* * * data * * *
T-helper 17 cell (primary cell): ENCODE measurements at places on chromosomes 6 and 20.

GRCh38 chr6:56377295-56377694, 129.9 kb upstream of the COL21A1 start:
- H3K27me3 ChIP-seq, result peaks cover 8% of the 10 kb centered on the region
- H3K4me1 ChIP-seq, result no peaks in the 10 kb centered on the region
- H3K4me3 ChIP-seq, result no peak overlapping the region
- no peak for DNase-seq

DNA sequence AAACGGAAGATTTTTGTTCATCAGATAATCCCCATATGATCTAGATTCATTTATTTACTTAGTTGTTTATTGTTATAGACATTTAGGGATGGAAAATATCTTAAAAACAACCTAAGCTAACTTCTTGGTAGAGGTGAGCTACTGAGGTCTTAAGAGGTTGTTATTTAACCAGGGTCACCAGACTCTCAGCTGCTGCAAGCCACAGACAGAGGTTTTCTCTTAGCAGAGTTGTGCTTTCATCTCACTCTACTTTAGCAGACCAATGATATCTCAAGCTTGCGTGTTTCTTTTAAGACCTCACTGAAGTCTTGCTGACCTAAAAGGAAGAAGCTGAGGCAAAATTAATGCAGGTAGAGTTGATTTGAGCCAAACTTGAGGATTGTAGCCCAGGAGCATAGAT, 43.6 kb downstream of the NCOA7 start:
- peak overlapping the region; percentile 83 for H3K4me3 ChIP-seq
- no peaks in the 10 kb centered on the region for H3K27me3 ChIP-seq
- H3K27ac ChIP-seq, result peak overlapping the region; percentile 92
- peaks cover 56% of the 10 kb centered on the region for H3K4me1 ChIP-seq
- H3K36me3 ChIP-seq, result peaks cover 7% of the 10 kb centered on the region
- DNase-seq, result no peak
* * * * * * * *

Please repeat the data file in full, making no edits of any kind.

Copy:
T-helper 17 cell (primary cell): ENCODE measurements at places on chromosomes 6 and 20.

GRCh38 chr6:56377295-56377694, 129.9 kb upstream of the COL21A1 start:
- H3K27me3 ChIP-seq, result peaks cover 8% of the 10 kb centered on the region
- H3K4me1 ChIP-seq, result no peaks in the 10 kb centered on the region
- H3K4me3 ChIP-seq, result no peak overlapping the region
- no peak for DNase-seq

DNA sequence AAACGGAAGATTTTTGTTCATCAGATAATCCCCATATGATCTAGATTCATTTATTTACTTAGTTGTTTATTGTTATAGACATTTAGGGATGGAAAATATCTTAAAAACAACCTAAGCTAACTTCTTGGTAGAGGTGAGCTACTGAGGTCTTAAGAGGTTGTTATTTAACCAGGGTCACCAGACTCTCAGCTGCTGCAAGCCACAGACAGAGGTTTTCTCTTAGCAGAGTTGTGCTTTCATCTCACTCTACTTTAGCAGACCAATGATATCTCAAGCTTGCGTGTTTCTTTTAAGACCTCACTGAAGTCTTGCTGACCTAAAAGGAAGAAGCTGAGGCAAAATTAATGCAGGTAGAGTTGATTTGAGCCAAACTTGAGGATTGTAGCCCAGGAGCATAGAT, 43.6 kb downstream of the NCOA7 start:
- peak overlapping the region; percentile 83 for H3K4me3 ChIP-seq
- no peaks in the 10 kb centered on the region for H3K27me3 ChIP-seq
- H3K27ac ChIP-seq, result peak overlapping the region; percentile 92
- peaks cover 56% of the 10 kb centered on the region for H3K4me1 ChIP-seq
- H3K36me3 ChIP-seq, result peaks cover 7% of the 10 kb centered on the region
- DNase-seq, result no peak